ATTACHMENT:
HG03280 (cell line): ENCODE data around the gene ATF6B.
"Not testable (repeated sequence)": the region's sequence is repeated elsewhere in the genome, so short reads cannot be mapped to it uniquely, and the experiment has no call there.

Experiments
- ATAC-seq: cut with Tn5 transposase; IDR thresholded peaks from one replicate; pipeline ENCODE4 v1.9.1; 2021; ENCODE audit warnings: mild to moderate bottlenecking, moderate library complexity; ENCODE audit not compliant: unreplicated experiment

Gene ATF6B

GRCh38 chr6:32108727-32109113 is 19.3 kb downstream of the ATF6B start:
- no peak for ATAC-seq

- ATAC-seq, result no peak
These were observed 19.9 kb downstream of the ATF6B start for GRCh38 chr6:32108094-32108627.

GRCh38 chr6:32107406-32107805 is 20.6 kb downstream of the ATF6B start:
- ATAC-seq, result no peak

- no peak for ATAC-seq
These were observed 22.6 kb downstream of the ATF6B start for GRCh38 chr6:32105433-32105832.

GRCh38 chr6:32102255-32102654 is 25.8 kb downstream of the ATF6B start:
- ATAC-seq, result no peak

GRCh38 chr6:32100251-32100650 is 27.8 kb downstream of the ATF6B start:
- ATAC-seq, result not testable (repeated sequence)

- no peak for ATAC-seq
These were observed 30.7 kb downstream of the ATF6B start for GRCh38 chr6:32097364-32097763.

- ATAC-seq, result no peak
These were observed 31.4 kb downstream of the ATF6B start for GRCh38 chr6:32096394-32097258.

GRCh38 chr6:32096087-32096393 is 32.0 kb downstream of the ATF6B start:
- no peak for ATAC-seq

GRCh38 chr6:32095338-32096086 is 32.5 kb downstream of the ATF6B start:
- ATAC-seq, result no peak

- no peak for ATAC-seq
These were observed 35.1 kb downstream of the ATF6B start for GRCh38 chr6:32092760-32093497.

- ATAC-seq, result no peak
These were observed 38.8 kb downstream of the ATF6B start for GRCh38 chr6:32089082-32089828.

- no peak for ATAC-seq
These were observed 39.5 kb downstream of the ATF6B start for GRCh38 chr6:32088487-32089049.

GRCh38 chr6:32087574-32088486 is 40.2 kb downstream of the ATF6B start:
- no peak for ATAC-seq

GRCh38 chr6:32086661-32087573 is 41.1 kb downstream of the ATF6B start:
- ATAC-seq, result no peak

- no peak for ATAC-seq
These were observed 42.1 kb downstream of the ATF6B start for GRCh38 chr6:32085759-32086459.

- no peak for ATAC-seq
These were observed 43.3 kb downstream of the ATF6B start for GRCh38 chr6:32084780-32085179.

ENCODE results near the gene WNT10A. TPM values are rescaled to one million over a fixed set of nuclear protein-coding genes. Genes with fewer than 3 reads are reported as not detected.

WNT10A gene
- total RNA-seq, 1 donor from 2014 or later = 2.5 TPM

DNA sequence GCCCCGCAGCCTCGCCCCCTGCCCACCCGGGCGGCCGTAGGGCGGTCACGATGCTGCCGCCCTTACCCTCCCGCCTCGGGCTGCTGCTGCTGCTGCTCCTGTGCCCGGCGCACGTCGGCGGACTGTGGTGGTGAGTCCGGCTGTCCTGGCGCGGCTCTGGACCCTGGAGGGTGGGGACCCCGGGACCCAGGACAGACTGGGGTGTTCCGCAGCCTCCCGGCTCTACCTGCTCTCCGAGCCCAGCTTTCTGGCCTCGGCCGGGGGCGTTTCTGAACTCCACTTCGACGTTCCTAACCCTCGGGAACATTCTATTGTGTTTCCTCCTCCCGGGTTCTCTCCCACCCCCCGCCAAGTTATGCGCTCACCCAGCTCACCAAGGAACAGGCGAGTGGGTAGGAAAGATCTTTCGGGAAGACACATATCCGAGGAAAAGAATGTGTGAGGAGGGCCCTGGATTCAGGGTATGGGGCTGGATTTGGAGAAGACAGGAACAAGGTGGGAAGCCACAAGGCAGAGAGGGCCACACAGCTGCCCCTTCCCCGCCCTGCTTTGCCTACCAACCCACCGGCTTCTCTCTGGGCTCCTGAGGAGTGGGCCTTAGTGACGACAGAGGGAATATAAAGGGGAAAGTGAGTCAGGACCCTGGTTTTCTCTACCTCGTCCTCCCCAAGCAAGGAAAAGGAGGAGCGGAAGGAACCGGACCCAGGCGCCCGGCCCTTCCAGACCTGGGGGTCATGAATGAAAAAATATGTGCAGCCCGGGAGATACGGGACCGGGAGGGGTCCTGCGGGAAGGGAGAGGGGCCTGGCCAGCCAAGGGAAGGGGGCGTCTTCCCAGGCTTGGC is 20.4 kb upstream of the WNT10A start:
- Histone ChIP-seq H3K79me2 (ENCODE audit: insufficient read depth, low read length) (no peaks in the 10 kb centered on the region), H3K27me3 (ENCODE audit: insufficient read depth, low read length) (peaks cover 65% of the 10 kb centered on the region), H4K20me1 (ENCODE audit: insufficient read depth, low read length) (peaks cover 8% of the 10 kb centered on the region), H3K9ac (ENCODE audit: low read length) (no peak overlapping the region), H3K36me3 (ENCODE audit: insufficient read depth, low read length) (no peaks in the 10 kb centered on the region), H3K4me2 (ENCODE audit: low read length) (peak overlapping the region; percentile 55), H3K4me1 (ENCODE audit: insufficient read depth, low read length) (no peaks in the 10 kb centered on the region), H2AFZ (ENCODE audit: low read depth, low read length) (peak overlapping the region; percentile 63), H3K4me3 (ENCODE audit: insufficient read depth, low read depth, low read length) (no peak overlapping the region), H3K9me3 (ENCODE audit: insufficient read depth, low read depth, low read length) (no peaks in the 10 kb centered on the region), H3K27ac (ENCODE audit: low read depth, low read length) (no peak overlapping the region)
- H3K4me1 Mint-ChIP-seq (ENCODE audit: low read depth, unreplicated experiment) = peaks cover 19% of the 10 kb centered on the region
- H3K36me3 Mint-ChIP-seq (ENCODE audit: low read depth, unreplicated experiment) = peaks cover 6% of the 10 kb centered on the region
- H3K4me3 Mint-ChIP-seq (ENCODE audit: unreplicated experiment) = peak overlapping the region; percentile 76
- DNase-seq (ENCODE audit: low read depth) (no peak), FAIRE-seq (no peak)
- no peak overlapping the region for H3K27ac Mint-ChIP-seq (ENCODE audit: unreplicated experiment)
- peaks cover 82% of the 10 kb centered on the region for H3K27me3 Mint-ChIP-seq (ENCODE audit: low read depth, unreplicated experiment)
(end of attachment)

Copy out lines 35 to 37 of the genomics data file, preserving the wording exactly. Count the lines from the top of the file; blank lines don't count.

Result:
- ATAC-seq, result no peak

- no peak for ATAC-seq
These were observed 42.1 kb downstream of the ATF6B start for GRCh38 chr6:32085759-32086459.